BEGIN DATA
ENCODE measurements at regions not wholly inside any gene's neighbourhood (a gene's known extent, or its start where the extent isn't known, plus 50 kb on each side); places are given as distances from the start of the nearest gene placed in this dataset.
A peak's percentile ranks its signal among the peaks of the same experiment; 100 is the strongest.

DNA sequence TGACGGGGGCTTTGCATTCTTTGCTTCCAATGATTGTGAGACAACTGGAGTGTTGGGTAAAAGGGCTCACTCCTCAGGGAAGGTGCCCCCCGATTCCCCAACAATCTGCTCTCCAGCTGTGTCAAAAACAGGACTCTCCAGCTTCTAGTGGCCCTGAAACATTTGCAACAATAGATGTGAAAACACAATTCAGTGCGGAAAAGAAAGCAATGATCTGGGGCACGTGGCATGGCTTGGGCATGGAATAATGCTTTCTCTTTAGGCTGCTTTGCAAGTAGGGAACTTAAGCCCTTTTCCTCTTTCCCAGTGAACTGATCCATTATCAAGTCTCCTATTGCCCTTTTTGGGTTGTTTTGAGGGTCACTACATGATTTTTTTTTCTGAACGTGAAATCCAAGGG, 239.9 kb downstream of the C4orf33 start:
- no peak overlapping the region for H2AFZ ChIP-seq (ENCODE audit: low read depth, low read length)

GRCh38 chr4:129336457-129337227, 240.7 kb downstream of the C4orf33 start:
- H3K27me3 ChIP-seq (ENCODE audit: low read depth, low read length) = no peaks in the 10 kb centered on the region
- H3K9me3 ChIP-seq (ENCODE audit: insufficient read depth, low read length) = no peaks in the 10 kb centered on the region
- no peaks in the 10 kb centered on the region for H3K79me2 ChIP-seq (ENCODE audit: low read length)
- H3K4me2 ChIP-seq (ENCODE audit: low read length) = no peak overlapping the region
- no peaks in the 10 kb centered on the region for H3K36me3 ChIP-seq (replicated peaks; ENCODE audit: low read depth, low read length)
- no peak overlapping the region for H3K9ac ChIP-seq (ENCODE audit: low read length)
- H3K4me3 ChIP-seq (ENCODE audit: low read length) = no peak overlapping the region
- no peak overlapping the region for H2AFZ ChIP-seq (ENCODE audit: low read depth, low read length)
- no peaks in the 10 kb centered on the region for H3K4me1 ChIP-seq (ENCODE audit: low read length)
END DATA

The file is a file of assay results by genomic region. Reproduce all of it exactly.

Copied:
ENCODE measurements at regions not wholly inside any gene's neighbourhood (a gene's known extent, or its start where the extent isn't known, plus 50 kb on each side); places are given as distances from the start of the nearest gene placed in this dataset.
A peak's percentile ranks its signal among the peaks of the same experiment; 100 is the strongest.

DNA sequence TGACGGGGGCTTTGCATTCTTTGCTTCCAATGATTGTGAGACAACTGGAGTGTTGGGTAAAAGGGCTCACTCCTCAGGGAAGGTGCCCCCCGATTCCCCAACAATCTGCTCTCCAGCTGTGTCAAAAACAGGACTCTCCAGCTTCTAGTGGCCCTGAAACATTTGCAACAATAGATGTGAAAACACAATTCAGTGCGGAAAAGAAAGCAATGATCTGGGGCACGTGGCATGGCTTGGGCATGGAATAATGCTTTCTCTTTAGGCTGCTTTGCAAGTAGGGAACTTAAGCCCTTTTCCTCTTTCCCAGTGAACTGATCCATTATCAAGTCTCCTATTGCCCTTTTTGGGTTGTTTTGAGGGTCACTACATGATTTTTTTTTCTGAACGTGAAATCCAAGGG, 239.9 kb downstream of the C4orf33 start:
- no peak overlapping the region for H2AFZ ChIP-seq (ENCODE audit: low read depth, low read length)

GRCh38 chr4:129336457-129337227, 240.7 kb downstream of the C4orf33 start:
- H3K27me3 ChIP-seq (ENCODE audit: low read depth, low read length) = no peaks in the 10 kb centered on the region
- H3K9me3 ChIP-seq (ENCODE audit: insufficient read depth, low read length) = no peaks in the 10 kb centered on the region
- no peaks in the 10 kb centered on the region for H3K79me2 ChIP-seq (ENCODE audit: low read length)
- H3K4me2 ChIP-seq (ENCODE audit: low read length) = no peak overlapping the region
- no peaks in the 10 kb centered on the region for H3K36me3 ChIP-seq (replicated peaks; ENCODE audit: low read depth, low read length)
- no peak overlapping the region for H3K9ac ChIP-seq (ENCODE audit: low read length)
- H3K4me3 ChIP-seq (ENCODE audit: low read length) = no peak overlapping the region
- no peak overlapping the region for H2AFZ ChIP-seq (ENCODE audit: low read depth, low read length)
- no peaks in the 10 kb centered on the region for H3K4me1 ChIP-seq (ENCODE audit: low read length)